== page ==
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Under the Scope Feature


Verticillium Wilt of Maple
June 2013

Be sure to submit the best possible tissue sample for the most accurate results.

Maple trees in landscapes may suffer from a wide variety of pest problems, but one of the more common requests for samples coming through the Clinic is for analysis for Verticillium Wilt. Although many hardwood tree species may be infected by Verticillium, some trees may tolerate infection better than others. Unfortunately, maple trees seem to be particularly susceptible. An additional issue, Maple Decline may be due to various factors, but it can be also confused with Verticillium Wilt. While decline may develop after a combination of adverse events, such as several successive years of defoliation by insects, severe drought, mechanical damage to the root collar, etc., Verticillium spp. may infect otherwise healthy trees. Replanting maple or other highly susceptible species in an area where Verticillium Wilt has previously occurred is not advisable so it's important to determine if a tree is infected.

When submitting samples for analysis for Verticillium, please keep in mind the following:

The fungus may not be systemic throughout the entire infected tree so an asymptomatic branch may not have the fungus present in the small branches that are often collected and submitted for analysis. 

dieback
discloration
dieback

Isolation from fresh, symptomatic living branch tissue is not difficult, but we have never successfully isolated this fungus from maple branches that exhibited no symptoms. Be sure to submit the best possible tissue sample for the most accurate results.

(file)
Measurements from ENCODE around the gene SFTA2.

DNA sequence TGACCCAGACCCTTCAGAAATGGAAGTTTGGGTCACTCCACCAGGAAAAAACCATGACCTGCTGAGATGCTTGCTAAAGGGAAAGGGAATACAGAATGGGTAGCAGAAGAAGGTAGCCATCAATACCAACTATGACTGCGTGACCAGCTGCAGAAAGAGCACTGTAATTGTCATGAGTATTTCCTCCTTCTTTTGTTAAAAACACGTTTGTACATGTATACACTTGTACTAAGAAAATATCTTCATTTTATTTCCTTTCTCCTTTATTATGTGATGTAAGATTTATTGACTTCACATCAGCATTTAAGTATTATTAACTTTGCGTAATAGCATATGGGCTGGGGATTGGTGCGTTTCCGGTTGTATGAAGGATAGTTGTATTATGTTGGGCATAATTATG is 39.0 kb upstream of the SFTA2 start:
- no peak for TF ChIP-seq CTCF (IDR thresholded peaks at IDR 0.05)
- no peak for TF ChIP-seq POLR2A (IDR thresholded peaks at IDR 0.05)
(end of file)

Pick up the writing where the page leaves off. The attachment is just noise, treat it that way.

• A symptomatic branch may not only have unusually small leaves or exhibit premature fall color, but when the bark is peeled back from the infected maple branch, there is often some evidence of an olive-green discoloration or streaking of the sapwood. If the olive green discoloration is not evident, isolating from that tissue is not likely to be useful.  On other hosts, this symptom may not be present, but look for it when collecting samples from maple trees for analysis.

• In New York and surrounding states, testing maple tissue for the presence of Verticillium from mid-summer through about mid-September is recommended. At that time, infected tissue may not only exhibit the symptoms that make it easier to select the best tissue for testing, but infected branch tissue may still be alive making it easier to isolate the fungus. Once an infected branch has died, secondary decay organisms may invade the tissue; such organisms readily out-compete Verticillium in culture and may prevent an accurate diagnosis.

So remember, if you think a tree may be infected and you want it tested, submit good quality tissue as soon as symptoms are noted. Don’t wait months and don’t wait until the branch dies, and please don’t collect a sample and leave it in a car, on a desk, in a garage, or anywhere else for days, weeks or even months before sending it in. Remember, a negative result from a poor quality sample only shows we could not isolate the fungus from that tissue, it does not indicate that the tree is not infected.

The Clinic also has fact sheets on other issues that may be helpful if you wish to learn more about other problems on maple. Please see our fact sheets on Maple Decline and Anthracnose of Trees for more information.  You may also find Physiological Leaf Scorch, Cultural Tree Problems and Cankers on Trees to be informative.

 



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